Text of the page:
“The personal experience of pain is often difficult to describe, and the words we choose to describe pain rarely capture its personal impact, whether it is sudden and limited or persists over time.” – excerpt from Relieving Pain in America
Unlike acute pain, which is temporary, chronic pain is persistent, with pain continuing for weeks, months or even years. The definition of chronic pain is very broad, but it is generally defined as any pain lasting more than 12 weeks.
Chronic pain is usually caused by an initial injury, such as a back sprain. It’s believed nerve damage from that injury makes pain more intense and long lasting. In these cases, treating the underlying injury may not resolve the chronic pain. In other cases, people experience chronic pain without a prior injury due to underlying health conditions such as fibromyalgia or multiple sclerosis.
“No matter the cause, suffering from chronic pain can affect a person’s thoughts, memory, concentration, sleep and their ability to work and maintain relationships with friends and family,” says LIUNA General Secretary-Treasurer and LHSFNA Labor Co-Chairman Armand E. Sabitoni. “If you or someone you know is dealing with chronic pain, you might notice increased irritability, anger, anxiety or depression. Discussing these issues with your doctor can be difficult, but it’s a conversation worth having.”
A recent study by the CDC revealed that 50 million Americans (about 20 percent of U.S. adults) suffer from chronic pain, which was defined as “pain on most days or every day in the past six months.” Nearly 20 million people said the pain limited their ability to work or carry out their daily lives. In Canada, a recent survey found that one in three Canadians lives with moderate to severe pain as an ongoing part of their lives. One in six lives with constant pain, while one in five experience pain daily.
Communicating with Your Doctor
It’s critical to have good communication with your doctor when addressing chronic pain, especially when the causes are not known or visible. Keeping a journal may help you be more descriptive, accurate and increase your recall, since pain may vary each day.
To speak the same language as your doctor, become more familiar with common pain scales. This can help you communicate this very personal experience in the most objective way. Examples of pain scales include the following:
This pain scale is the most common. A person rates their pain on a scale of 0 to 10 or 0 to 5. Zero means “no pain” and 5 or 10 means “the worst possible pain.”
This pain scales gives people a simple way to rate their pain intensity using a verbal or visual descriptor. Some examples include the words “mild,” “discomforting,” “distressing,” “horrible” and “excruciating.”
This pain scale shows a line printed on a piece of paper with anchors at either end. At one end is “no pain” and at the other end is “the worst imaginable pain.”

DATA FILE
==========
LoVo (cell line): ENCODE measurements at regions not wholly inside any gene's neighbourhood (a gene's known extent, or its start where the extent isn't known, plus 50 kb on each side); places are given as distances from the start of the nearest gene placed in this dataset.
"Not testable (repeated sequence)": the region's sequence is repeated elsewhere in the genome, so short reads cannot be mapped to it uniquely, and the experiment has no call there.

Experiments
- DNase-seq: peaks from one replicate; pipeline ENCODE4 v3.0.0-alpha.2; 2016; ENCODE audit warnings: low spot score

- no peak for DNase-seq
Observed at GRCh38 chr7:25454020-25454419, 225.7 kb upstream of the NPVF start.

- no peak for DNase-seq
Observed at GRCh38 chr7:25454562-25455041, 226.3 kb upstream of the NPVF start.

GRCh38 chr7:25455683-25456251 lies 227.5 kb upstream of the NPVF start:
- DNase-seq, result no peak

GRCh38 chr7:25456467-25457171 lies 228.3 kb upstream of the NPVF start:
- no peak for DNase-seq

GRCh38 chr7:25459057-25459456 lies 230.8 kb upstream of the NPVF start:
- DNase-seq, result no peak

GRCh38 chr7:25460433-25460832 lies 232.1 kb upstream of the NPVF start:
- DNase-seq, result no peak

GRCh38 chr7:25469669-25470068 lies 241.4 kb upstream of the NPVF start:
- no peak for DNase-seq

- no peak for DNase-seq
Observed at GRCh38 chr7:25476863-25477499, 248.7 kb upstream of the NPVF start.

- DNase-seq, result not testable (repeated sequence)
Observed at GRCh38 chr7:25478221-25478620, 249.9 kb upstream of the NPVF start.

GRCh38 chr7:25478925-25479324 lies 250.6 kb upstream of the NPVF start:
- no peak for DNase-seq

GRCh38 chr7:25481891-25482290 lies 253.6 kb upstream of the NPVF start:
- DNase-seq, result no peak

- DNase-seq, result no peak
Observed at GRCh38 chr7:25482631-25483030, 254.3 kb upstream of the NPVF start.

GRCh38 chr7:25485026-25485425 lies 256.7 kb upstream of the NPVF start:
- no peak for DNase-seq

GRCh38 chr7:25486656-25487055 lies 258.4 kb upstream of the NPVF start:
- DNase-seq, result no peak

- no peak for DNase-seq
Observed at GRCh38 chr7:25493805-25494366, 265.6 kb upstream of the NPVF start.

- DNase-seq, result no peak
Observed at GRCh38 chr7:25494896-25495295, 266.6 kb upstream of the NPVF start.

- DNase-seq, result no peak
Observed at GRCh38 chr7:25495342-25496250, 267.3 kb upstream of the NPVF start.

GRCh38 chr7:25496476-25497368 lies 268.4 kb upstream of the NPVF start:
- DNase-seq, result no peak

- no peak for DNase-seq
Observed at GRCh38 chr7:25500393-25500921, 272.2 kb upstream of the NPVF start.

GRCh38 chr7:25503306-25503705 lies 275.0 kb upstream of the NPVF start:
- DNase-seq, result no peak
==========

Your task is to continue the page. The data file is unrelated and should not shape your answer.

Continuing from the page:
Talking to Your Doctor about Pain
Be descriptive about your pain: include location, timing and intensity. Try to answer the following questions for your doctor:
- How long has the pain been an issue?
- Is it new or has it happened before?
- Where is it located? Is it in more than one area? If so, which spot is most bothersome? Does it move from one place to another?
- Is the pain sharp and stabbing, dull and aching, burning or does it feel like an electric shock?
- Is there any numbness, tingling or new weakness in the pain area?
- How does the pain interfere with doing normal activities? What activities or conditions make the pain worse?
- What have you tried to relieve the pain?
- What medicines are you taking? Is medicine being taken at set times or just when you need it?
- Are you allergic or sensitive to any pain medicine?
The more you understand about the treatment prescribed, the better you will be able to advocate for yourself or your loved one, so don’t hesitate to ask questions. Here are some suggested questions to ask your doctor:
- What are all the options available for treating this pain?
- What are the benefits and risks of each treatment?
- What are the possible side effects?
- What are the costs of each treatment? Will my insurance pay for it?
- How long will it take for the treatment to work?
- What should I do if the treatment doesn’t work?
- Besides taking medicine, what else can be done to manage the pain?
- What support is there for the emotional pain caused by this physical pain?
The psychological impacts of living with chronic pain can be as debilitating as the pain itself. The longer pain exists, the more likely it is to affect a person’s mental health and overall well-being. This is what makes chronic pain such a complex condition, and why it’s so important to seek treatment if you find yourself in pain.
[Jamie Becker is the LHSFNA’s Director of Health Promotion.]